Purposive Approach

  • Created by: Sumi
  • Created on: 20-05-19 16:10

Purposive Approach Evaluation


  • An advantage is that the purposive approach gives effect to the true intention of Parliament. This is because, the judge can look at the context in which the Act was passed and this allows interpretation which is much closer to what Parliament intended. In R v Registrar General ex parte Smith a serial killer sought to contact his birth mother after discovering he was adopted. Under the literal rule, he should have been allowed access to this information. However the judge used the purposive rule and said that it was not the spirit of the law – the intention of Parliament to re-unite serial killers with a vulnerable old lady (his mother). Parliament could not have intended to put the old lady at risk so this result was in line with their intentions.
  • Another advantage is that the purposive approach provides practicality and consistency across Europe. The purposive approach is adopted in other European countries and is used by the European Court of Justice. As different countries and languages are involved in drafting EU law a literal translation would be impractical. Lord Denning supports the purposive approach and has said in Bulmer v Bollinger (an EU case): “no longer must they examine the words in meticulous detail…they must look to the purpose or intent of the Act.”
  • Another advantage is that the purposive approach produces fair and reasonable outcomes. In Jones v Tower Boot Company a young black worker was racially abused by work colleagues. Under the literal rule, his employers were not liable under the Race Relations Act 1976 as the colleagues were not acting within the “course of their employment”. This would have resulted in an unfair decision, however, the judge used the purposive approach to find the employers liable. The spirit of the law – intention of Parliament was to prevent racism so they were liable. This is a just and fair outcome and so shows that it leads to justice in individual cases.
  • This rule allows for new developments in technology and society to be taken into account. For example, in R (Quintaville) v Secretary of State, the court took into account that there was new technology which was unknown when the law was enacted (cloned embryos were now possible). If the literal rule had been applied then it would have been necessary for Parliament to create new law to deal with the situation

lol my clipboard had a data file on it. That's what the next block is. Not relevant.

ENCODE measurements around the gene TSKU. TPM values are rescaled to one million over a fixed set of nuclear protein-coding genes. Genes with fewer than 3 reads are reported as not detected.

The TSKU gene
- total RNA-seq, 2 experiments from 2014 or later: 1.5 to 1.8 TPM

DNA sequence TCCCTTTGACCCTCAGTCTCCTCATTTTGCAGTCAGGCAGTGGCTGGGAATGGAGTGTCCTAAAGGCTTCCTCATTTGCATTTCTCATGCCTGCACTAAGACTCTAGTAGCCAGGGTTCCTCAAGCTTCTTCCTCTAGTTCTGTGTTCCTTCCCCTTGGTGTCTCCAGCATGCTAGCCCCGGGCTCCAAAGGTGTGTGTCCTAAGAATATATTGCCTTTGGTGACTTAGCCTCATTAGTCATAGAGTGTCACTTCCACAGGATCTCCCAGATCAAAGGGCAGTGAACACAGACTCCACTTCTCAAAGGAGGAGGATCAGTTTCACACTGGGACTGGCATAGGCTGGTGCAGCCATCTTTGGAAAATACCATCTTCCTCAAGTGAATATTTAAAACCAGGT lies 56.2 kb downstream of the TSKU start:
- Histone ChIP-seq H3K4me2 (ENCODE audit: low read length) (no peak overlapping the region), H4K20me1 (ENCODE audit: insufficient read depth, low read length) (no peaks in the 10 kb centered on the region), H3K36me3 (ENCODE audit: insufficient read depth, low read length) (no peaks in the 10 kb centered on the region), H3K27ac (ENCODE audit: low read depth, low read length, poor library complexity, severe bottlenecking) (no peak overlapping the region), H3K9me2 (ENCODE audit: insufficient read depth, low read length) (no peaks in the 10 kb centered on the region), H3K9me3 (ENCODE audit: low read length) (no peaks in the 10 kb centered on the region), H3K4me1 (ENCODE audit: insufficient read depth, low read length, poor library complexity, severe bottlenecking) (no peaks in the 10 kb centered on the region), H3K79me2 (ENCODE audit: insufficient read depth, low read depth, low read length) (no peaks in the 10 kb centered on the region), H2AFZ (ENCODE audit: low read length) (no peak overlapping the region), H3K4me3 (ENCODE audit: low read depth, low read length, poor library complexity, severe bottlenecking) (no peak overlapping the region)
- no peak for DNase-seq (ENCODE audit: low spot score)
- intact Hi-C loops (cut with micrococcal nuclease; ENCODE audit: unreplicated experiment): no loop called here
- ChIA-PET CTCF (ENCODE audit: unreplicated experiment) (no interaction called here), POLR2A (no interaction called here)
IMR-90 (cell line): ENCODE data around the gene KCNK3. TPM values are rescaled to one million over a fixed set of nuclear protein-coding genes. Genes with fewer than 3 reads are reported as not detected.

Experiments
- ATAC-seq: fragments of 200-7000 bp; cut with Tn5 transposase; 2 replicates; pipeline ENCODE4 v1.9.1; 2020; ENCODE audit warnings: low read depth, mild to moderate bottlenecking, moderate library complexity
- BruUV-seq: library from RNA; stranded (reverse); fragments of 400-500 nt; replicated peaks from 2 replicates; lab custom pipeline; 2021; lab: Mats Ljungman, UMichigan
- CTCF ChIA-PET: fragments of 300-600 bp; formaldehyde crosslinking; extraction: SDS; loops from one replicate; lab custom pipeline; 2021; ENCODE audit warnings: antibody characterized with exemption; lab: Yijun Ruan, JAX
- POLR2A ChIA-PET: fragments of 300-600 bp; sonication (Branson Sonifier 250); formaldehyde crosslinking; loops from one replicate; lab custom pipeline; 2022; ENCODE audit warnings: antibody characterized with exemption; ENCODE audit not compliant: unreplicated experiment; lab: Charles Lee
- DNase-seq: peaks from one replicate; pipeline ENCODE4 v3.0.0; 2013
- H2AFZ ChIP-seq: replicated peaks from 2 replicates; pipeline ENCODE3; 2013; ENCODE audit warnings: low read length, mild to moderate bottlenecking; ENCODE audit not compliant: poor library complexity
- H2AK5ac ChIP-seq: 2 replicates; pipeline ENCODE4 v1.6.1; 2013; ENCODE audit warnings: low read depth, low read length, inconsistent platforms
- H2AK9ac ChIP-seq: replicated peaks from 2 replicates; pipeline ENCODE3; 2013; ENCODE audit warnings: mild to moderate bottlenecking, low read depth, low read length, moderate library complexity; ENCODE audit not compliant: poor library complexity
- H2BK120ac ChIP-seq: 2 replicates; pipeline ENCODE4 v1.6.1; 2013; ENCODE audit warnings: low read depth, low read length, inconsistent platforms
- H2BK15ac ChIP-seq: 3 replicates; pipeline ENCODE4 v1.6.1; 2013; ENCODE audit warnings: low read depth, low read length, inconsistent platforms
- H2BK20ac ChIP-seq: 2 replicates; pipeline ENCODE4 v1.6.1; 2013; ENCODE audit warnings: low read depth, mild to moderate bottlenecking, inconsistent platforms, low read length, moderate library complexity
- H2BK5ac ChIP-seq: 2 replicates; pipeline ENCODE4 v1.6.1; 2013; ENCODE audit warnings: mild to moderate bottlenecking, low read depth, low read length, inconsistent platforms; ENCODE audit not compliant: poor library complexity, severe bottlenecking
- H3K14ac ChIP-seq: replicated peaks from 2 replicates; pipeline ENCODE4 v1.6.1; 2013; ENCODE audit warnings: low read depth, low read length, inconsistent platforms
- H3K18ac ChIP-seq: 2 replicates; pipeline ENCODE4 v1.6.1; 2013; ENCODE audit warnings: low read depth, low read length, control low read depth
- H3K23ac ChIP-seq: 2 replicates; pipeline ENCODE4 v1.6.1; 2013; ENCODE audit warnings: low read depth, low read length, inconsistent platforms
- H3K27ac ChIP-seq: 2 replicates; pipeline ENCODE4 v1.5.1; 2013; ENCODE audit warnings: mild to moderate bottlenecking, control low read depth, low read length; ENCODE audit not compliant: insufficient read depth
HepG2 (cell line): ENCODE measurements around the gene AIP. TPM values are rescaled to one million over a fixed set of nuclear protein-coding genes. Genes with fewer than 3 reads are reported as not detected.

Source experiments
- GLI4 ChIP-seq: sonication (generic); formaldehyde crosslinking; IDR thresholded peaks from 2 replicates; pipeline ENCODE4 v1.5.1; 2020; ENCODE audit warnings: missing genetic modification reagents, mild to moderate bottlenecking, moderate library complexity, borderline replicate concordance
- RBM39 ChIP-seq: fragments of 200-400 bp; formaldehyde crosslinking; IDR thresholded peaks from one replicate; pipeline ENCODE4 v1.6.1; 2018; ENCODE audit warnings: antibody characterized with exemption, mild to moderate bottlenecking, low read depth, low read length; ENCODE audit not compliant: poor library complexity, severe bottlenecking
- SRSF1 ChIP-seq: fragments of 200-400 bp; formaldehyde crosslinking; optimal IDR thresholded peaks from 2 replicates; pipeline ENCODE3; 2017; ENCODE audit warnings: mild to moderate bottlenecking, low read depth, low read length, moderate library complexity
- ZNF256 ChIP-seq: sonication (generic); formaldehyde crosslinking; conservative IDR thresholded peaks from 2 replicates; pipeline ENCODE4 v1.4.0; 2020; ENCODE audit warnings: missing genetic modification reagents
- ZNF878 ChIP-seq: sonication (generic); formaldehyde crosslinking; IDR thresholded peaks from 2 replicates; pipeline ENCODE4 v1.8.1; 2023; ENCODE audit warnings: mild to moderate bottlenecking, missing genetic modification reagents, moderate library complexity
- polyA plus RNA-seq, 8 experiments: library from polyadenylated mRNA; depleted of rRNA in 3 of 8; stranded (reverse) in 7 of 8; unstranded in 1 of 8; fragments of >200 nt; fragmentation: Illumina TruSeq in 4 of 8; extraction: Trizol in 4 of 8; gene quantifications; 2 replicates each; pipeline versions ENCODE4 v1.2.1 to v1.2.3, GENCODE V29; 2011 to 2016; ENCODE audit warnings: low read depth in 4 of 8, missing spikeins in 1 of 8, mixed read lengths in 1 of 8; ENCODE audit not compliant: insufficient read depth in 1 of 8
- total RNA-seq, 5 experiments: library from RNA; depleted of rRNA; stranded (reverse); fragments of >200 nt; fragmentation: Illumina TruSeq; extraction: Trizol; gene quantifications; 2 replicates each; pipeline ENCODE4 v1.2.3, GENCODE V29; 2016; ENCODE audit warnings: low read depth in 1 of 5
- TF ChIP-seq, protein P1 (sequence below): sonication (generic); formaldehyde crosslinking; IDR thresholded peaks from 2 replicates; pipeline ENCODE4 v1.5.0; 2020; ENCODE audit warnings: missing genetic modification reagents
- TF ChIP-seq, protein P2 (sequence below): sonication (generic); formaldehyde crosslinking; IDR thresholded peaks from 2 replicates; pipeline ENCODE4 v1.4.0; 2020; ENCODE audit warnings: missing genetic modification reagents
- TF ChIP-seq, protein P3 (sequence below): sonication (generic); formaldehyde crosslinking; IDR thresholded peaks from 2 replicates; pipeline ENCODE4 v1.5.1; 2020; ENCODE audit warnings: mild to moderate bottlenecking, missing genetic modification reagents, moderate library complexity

• A disadvantage is that the purposive approach allows unelected judges to make law and so allows for a great deal of judicial creativity as they are deciding what the law should be rather than what was is written down. This limits Parliamentary sovereignty. In R v Registrar General ex parte Smith, if Parliament intended for there to be exceptional circumstances where adopted people could not obtain details of their birth parents then they should have said so in the Adoption Act 1976. They did not and under our constitution it is not for judges to change the law. This is undemocratic and goes against the separation of powers theory. Lord Simonds has described use of the purposive approach as judges creating the law, when it isn’t their job. The democratic solution is for judges to decide the case according to the words Parliament enacted and if Parliament do not like the result they can pass an amending Act. (like they had to do to the Restriction of Offensive Weapons Act 1959 after the literal interpretation in Fisher v Bell which was an absurd outcome). Instead under the purposive approach, the judges ignore the words in the Act.
  • Each judge could come to a different conclusion about Parliament’s intentions, therefore another disadvantage is that this approach can lead to inconsistent and unjust interpretations of Acts of Parliament. For example, a different set of judges may have not allowed the appeal in Jones v Tower Boot Company or allowed R v Registrar General ex parte Smith to have access to his birth records. This creates uncertainty in the law.
  • Another disadvantage is that It can be difficult for judges to identify what Parliament intended when they passed the Act of Parliament. Referring to what a minister has said in Parliament, as Pepper v Hart allows, may not reflect what Parliament as a whole intended. It would be reasonable to argue that what Parliament intended can only be seen in the Act of Parliament itself.



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